Christmas (Stockings) of Past, Present, and Future

It’s getting to look a lot like Christmas says the song and friends as they post their newly decorated holiday trees and assorted decorations on social media. Every image is beautiful and encouraging to begin decorating. I like deciding whether to be sentimental (hang the antiques from yesteryear) or crafty (make a few), or to consider purchasing new ornaments for the tree. Whatever the case, decorating for the holidays brings on excitement . . . but also the emotions. So it is for me.

My challenge is the Christmas stockings. Seems so silly. For me, it is real and began the first Christmas after my sister and hubby passed away. You see, the knitted Christmas stockings are personalized.

(Pattern info ~ a mix of Pattern Book 20, Christmas Stockings, American School of Needlework and Mary Maxim No. 8384) Seen HERE and HERE on my Ravelry Page. . .

As I am pulling the stockings out, I actually feel my heart sinking further and further away from the joy the season is supposed to bring as I read each name. One by one, I recall that relationship, the memories that I hold, and that sickening, deep-in-the-heart loss becomes overwhelming. With each stocking I do this. Each loss significant, a different part of my life, and that person dearly missed. That personalization, meant to be warm-hearted, caring, and specific for the intended is the exact thing that is emotionally stinging. Life happens, I know. Death (most recent, ‘Grandma’), re-location, change in friendships and relationships, these things are reality.

Each year I’ve attempted to handle this sorrowful feeling of mine in a different way. I’ve not hung the stockings which is particularly sad as they are beautiful. I’ve hung a select few which seems goofy and impossible to make a choice, and I’ve knitted more to the collection and unfortunately have lost those people, too this last year.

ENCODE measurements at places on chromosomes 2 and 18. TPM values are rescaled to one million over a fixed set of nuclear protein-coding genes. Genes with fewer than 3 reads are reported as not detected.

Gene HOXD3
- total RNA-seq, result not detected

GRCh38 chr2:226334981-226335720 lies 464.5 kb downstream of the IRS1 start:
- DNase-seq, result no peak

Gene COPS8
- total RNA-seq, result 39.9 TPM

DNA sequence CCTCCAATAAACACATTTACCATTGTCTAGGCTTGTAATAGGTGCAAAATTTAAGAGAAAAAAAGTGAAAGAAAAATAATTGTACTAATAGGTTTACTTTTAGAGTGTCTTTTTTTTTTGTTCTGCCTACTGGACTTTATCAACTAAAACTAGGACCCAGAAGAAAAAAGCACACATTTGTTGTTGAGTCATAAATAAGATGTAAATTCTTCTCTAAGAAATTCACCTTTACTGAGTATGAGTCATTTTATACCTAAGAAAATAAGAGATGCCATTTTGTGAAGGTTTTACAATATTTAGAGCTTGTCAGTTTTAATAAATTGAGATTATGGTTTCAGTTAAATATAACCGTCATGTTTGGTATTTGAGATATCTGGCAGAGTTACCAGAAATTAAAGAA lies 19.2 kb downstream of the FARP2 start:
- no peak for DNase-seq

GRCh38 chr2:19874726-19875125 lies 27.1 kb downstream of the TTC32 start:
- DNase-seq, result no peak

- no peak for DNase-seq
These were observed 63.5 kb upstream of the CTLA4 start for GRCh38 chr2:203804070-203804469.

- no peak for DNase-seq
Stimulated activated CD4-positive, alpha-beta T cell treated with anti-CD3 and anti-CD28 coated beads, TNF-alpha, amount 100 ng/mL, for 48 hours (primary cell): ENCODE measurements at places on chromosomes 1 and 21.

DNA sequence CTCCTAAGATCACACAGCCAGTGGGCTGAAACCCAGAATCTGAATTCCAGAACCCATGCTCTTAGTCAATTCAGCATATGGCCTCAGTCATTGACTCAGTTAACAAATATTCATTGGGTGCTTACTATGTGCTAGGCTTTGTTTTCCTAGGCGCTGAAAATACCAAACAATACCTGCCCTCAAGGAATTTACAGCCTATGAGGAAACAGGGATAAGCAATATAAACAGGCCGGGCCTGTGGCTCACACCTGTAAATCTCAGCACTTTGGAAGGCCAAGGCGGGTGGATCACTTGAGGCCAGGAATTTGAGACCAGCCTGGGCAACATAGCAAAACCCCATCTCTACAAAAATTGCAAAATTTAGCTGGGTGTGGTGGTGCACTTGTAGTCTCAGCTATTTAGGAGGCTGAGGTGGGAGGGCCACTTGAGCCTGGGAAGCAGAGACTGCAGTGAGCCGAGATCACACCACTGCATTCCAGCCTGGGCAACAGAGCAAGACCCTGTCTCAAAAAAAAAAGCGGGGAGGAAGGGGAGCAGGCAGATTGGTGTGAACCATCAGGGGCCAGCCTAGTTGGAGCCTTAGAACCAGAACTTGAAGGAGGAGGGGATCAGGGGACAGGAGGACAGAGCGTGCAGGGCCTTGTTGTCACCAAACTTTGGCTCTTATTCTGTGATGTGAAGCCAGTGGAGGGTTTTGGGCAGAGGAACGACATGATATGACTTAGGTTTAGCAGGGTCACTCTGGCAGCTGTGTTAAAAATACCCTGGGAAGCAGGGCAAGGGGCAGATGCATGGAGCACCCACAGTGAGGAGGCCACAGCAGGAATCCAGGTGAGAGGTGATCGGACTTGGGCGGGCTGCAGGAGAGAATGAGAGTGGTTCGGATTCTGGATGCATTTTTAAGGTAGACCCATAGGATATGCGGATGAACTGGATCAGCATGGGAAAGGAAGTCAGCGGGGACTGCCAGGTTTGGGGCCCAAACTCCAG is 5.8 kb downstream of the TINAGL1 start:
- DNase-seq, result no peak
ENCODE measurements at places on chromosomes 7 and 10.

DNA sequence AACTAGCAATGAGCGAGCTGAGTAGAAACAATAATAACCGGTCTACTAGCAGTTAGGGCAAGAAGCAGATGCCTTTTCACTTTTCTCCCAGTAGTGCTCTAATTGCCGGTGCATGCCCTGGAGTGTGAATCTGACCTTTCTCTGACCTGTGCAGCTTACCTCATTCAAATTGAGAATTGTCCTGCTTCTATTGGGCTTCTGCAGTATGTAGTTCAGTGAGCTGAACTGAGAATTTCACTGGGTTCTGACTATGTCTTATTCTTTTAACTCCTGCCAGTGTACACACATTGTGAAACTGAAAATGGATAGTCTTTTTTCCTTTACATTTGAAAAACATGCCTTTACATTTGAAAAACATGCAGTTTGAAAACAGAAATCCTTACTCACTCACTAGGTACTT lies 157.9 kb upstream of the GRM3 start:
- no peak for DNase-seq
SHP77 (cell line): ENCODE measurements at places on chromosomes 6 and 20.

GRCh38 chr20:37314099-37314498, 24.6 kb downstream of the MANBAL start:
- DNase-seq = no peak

The topic of decorating surfaced at Thanksgiving time. Great, I thought. Here we go. I expressed my angst over the stockings. The group wanted to see them and thus began a flow of ideas. Re-purpose them, perhaps cut them apart and use the knitted holiday fabric, wall art of some sort, a cover for something. All interesting ideas, the notion of how to re-purpose them became my new focus.

I began to realize it was the personalization that was the ‘trigger’. What do I have to lose if I just remove the name? I removed the name of one. This is easily done if the names are done in duplicate stitch. It felt oddly, emotionally relieving. I kept going. Literally, as I took the name out of each one, (below is the start) I could feel a sense of acceptance. Acceptance that I could enjoy the beauty of this tradition without having my losses staring me in the face. I could hang the stockings without association. All names have now been removed.

A family (of stockings) that was (were) once but are no longer are currently presenting themselves as a traditional American Christmas decoration along the fireplace. My mind now lingers to the warmth they present and the classic poem, “Twas the Night Before Christmas” by Clement Clarke Moore:

‘Twas the night before Christmas, when all through the house
Not a creature was stirring, not even a mouse;

The stockings were hung by the chimney with care,
In hopes that St. Nicholas soon would be there;

Here is an image of the book that was read to me throughout my entire childhood and I continue to read now!

The future of these stockings? Well, that is the best part! Looks like I have a lovely group of stockings already knitted simply awaiting to be re-named and gifted for the next generation!

PS. The book that is the featured image is a coffee table book that comes out during this season and of course, there are many photos with stockings and interestingly, some without names!

One response to “Christmas (Stockings) of Past, Present, and Future”

Leave a Reply

Fill in your details below or click an icon to log in:

WordPress.com Logo

You are commenting using your WordPress.com account. Log Out /  Change )

Twitter picture

You are commenting using your Twitter account. Log Out /  Change )

Facebook photo

You are commenting using your Facebook account. Log Out /  Change )

Connecting to %s

This site uses Akismet to reduce spam. Learn how your comment data is processed.

%d bloggers like this: